The latest construction activity survey by Markit/CIPS suggests that the construction market remains pretty buoyant, with a monthly growth rate at 56.4 for March. This was above the long-term average of around 54.
However, you should be a bit cautious before drawing the conclusion that the industry is in fine fettle from these figures. Not that many with a grip on reality would.
Much of this growth appears to have come from a bounce back in the housing and commercial sectors after a winter slowdown. We might sensibly then assume that the bad weather has influenced the picture quite a bit.
Certainly, if we crudely average the figures over the past six months to get a broader feel for recent activity we still see growth in total construction activity, but a shade below the long-term trend on this measure.
Meanwhile looking at the data in this way at a sector level, housing activity would seem to be fairly flat, which broadly matches the word on the street. And the survey figures for civils and commercial work point to moderately comfortably growth. This may ring true for some, but not others.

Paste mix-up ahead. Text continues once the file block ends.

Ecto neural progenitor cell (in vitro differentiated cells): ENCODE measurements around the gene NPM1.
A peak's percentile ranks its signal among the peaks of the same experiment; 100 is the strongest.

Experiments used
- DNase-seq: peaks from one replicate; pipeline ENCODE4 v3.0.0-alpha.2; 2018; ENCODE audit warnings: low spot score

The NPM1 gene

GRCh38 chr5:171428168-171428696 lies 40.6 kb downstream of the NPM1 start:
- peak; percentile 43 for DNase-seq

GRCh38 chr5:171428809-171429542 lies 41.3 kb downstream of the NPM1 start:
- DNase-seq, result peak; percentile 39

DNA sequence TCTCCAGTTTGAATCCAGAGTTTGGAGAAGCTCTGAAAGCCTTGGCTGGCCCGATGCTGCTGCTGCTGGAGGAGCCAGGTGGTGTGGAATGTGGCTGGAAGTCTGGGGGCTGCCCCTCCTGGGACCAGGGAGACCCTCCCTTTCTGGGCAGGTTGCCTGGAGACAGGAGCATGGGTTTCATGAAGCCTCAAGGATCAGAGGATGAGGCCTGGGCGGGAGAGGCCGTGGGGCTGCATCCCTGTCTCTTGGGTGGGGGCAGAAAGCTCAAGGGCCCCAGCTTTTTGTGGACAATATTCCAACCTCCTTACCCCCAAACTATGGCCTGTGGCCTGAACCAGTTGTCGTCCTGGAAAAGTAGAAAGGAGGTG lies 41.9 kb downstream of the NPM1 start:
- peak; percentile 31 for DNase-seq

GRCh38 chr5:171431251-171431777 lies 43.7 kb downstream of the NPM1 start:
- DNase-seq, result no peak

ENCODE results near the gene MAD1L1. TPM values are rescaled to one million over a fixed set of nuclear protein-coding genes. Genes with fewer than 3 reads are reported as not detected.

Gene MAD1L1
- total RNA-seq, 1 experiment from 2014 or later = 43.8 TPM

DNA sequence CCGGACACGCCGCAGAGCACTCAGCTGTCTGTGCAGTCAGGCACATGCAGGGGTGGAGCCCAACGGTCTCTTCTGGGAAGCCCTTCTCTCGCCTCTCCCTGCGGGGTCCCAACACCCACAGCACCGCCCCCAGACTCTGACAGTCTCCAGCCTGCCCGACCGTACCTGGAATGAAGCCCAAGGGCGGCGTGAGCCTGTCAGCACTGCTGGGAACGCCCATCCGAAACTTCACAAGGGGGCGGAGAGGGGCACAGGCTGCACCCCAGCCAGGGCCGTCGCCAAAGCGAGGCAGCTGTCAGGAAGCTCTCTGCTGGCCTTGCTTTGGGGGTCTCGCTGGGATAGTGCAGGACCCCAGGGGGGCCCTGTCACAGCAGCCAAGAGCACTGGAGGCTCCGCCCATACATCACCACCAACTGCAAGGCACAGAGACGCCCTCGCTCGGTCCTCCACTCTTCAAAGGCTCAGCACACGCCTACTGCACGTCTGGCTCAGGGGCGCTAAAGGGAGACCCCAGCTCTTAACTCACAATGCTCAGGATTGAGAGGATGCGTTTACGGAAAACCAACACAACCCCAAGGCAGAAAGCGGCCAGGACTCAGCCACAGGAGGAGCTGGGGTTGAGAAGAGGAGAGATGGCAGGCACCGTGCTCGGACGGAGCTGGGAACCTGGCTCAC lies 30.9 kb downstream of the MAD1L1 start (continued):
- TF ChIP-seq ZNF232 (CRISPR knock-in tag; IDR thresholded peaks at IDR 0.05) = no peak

And, unsurprisingly, optimism – measured at 61.0 – remains unfeasibly high as it always seems to within this survey, leaving one to suspect that buyers are among the great optimists within the industry.
But more worryingly and more upsettingly for the thousands who draw a living from construction, the survey suggests employment prospects remains subdued below the no-growth mark of 50, having turned negative and remained negative since June 2008 with the exception of a small positive showing in May and June of last year.
But it is the hike in input prices that is the real worry within the figures. And I guess here you have to take the views of buyers very seriously indeed.
The graph above shows that the rate of growth of prices suggested by these figures is close to matching the level seen just before the recession. If the trend continues this will put severe pressure on firms, especially those who have shaved or dispensed with margins in order to feed their order books.